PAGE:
The sustainability plan includes a goal of infiltrating the first inch of precipitation campus wide. Rain gardens are included in new construction projects and in key areas identified in the Sustainable Landscape Plan to increase infiltration. By increasing tree canopy cover from 20% to 50% and installing additional pervious pavers, rainwater is more likely to be infiltrated.
8 Hunter Hydrawise irrigation clocks were installed in the spring of 2020 to replace our outdated irrigation clocks. These clocks allow for more efficient zoned watering by using local daily weather forecast and on-the-ground data to water. They have the ability to be controlled via wifi from anywhere, monitor and alert when it is on when it shouldn't be with flow meters (for example in the case of leaks, broken heads, etc.), and use weather prediction to create an optimal watering schedule and real time control of each individual clock as well as each zone.


A brief description of the institution's approach to landscape materials management and waste minimization:

The Grounds Department does not pick up any grass clippings, these stay on the turf or are returned to the soil with mulching lawn mowers. All other grounds keeping waste is composted off-site. Occasionally, raw wood from tree removal is reused by the art department.
Living plants that are removed for replacement are given to staff, faculty, students and neighbors when we can.


A brief description of the institution's approach to energy-efficient landscape design:

A hydrawise watering system was installed to allow for zoned watering which uses weather prediction and on-the-ground data to water more efficiently. It is advertised to save up to 50% of all water used in irrigation. All campus light poles were retrofitted to LED lights. Energy efficiency is included in the sustainable landscaping master plan.


A brief description of other sustainable landscape management practices employed by the institution:

Grounds staff and students received training in river-friendly snow and ice removal via Minnesota Pollution Control agency video.
Liquid ice melt application has been implemented for application outside of entry doors where applicable. This cuts down on salt being drug into buildings which in turn cuts down on cleaning costs, as well as cutting down on salt accumulation.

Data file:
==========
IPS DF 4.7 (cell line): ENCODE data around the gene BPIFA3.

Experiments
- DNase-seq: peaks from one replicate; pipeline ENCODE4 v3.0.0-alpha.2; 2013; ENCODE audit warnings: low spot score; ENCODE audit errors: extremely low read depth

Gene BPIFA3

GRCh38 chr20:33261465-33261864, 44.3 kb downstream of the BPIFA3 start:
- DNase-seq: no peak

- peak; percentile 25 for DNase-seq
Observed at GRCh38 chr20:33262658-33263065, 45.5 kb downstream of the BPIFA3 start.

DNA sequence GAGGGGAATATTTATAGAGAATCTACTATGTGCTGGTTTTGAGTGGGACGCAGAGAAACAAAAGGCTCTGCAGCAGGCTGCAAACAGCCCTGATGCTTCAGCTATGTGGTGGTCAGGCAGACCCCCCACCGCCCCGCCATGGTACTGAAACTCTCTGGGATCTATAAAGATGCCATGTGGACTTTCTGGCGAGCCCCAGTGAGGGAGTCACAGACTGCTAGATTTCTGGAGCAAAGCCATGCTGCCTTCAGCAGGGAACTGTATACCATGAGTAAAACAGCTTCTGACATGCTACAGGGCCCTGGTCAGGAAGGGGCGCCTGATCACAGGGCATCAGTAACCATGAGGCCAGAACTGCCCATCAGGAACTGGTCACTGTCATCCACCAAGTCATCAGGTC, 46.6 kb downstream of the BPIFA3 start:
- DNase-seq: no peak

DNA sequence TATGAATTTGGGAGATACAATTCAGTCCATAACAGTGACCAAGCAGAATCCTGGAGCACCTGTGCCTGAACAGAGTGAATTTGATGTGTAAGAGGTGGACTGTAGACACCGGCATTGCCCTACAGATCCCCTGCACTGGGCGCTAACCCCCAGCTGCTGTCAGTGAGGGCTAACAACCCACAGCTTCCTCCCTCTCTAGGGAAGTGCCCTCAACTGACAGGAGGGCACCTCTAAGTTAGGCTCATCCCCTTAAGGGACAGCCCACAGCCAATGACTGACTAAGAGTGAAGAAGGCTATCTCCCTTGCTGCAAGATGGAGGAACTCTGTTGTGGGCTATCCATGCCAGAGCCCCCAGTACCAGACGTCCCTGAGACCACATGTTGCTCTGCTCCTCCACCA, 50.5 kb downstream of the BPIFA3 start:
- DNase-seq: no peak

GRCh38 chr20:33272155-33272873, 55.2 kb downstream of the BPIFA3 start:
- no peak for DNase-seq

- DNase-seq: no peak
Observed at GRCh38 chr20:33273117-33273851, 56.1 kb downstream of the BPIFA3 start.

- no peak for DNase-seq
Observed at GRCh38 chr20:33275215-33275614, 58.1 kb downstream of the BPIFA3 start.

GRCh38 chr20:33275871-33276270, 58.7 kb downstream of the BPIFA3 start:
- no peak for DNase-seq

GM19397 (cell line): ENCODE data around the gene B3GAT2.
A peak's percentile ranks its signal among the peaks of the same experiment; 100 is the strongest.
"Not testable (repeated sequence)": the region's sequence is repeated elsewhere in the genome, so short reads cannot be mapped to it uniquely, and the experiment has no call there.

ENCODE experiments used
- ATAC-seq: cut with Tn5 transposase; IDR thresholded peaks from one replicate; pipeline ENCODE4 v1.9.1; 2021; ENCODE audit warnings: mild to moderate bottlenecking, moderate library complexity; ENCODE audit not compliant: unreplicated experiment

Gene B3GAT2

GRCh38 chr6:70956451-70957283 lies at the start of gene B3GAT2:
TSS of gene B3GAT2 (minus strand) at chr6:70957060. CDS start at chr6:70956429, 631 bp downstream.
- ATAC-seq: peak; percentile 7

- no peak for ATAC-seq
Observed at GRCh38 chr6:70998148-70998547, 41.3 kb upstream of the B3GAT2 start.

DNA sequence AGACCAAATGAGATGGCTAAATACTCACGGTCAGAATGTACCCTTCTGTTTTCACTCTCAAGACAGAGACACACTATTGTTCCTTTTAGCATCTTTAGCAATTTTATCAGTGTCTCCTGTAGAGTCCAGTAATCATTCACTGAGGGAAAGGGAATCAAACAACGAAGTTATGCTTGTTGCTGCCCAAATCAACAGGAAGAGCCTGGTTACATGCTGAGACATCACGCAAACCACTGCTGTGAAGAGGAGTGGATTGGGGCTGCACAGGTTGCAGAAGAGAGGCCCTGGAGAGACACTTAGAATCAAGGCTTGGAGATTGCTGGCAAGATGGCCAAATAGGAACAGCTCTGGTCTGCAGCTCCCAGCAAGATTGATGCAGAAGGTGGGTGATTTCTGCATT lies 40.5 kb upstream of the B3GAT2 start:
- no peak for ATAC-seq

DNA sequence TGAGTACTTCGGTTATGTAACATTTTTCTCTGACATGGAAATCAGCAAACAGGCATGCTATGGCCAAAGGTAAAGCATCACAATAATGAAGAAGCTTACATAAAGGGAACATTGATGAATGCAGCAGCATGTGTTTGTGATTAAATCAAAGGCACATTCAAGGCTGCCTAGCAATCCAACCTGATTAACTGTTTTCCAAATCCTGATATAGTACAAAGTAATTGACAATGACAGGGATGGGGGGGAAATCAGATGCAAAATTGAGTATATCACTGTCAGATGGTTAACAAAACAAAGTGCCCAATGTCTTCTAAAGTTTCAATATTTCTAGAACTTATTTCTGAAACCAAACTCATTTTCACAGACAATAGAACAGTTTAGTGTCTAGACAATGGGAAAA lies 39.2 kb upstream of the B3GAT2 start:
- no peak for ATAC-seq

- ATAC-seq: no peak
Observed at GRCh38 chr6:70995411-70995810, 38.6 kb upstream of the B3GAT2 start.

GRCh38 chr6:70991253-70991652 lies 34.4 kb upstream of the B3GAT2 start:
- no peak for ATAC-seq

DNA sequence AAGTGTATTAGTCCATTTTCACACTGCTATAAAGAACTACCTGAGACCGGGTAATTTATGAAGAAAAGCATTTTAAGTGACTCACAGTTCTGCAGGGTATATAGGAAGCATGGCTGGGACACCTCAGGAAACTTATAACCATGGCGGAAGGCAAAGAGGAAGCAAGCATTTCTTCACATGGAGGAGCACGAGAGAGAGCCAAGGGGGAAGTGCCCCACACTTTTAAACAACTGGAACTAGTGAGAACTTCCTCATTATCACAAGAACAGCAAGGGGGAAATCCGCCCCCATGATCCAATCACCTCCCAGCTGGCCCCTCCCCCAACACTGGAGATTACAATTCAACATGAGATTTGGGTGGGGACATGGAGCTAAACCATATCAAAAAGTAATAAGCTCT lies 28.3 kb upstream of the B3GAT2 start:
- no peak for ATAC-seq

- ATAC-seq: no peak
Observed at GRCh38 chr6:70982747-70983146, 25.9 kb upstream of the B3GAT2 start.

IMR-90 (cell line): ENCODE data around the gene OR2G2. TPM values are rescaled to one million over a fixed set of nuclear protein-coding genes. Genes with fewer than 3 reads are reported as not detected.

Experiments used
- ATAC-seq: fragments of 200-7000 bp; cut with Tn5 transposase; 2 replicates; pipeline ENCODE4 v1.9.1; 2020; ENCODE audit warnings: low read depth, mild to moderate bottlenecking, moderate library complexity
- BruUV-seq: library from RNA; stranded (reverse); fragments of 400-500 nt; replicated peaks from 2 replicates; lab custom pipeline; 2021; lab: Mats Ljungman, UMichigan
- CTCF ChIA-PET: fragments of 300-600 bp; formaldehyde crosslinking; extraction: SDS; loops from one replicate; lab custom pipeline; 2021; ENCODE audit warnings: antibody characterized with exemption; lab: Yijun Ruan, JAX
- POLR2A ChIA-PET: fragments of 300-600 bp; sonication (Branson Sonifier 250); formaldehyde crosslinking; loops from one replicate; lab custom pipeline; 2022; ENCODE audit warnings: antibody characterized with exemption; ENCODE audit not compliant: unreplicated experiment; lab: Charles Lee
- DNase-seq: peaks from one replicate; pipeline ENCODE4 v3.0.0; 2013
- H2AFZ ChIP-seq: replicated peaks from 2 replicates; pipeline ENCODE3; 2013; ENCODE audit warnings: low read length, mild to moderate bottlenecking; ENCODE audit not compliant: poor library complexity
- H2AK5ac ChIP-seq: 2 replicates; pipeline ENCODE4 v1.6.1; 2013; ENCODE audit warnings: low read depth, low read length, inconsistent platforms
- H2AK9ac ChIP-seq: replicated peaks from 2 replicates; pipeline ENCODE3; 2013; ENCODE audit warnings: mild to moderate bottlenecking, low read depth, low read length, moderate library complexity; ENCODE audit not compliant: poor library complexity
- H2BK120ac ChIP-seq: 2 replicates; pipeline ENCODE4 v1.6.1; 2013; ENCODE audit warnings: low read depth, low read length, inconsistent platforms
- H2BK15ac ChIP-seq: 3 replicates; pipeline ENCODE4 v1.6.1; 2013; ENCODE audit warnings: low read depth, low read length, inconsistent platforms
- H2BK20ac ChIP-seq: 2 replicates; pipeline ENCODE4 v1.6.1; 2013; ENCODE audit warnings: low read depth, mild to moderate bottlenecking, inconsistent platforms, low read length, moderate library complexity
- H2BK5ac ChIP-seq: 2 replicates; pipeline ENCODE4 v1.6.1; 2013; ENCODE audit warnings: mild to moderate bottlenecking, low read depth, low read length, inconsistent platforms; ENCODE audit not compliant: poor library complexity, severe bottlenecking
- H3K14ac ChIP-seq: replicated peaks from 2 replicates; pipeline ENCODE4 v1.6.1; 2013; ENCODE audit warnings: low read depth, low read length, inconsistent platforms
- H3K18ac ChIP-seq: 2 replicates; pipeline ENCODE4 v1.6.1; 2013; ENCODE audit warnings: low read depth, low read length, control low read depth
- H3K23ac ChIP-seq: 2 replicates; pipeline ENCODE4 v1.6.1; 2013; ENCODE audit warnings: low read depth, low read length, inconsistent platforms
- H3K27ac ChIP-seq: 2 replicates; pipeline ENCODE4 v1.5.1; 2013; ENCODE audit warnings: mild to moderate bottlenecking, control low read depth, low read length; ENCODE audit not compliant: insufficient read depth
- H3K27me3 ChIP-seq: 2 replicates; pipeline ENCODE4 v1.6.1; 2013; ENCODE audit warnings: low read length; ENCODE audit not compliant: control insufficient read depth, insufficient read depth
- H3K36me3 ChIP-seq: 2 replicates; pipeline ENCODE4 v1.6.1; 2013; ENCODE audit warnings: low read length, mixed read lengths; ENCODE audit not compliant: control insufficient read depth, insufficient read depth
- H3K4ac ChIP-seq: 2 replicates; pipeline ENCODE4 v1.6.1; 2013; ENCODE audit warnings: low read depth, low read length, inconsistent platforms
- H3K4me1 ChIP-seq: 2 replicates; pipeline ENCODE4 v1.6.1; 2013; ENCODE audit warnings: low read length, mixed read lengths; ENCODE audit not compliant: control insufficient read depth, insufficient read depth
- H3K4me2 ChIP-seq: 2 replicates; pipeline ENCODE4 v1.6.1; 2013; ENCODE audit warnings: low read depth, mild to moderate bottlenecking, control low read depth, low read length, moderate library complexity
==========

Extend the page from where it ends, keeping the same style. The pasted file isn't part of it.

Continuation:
We apply salt only when needed and typically only one time when snow storm has ceased.
Snow is not piled in infiltration ponds to avoid excess salt and garbage entering drains.
Large tree plantings are being planned and implemented in order to replace future tree removals. The campus has a large number of large trees, some we have realized potentially only have 5-10 years life left in them. So we are identifying areas on campus that can support new large canopy trees.
We are identifying areas that can become future pollinator and rain gardens. These are areas where turf is struggling, under thick tree canopy or areas where rain water flows.
Chapel gardens were redesigned from rose gardens, which had a tremendous amount of water runoff to pollinater garden / outdoor classroom space. Plants were selected based on pollinator preference as well as plants that will spread and decrease the amount of rainwater runoff.


Website URL where information about the institution’s sustainable landscape management program is available:
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Additional documentation to support the submission:
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There is a discrepancy between the Campus Area reported in PRE-4 and the total area of Managed Grounds reported in this credit because they were measured at different times. Macalester's Field Station contains a body of water whose shoreline advances and recedes with seasonal variation. The time of measurement for Managed Grounds indicates a time where there was less water, and therefore more exposed grounds, at the Field Station.

The information presented here is self-reported. While AASHE staff review portions of all STARS reports and institutions are welcome to seek additional forms of review, the data in STARS reports are not verified by AASHE. If you believe any of this information is erroneous or inconsistent with credit criteria, please review the process for inquiring about the information reported by an institution and complete the Data Inquiry Form.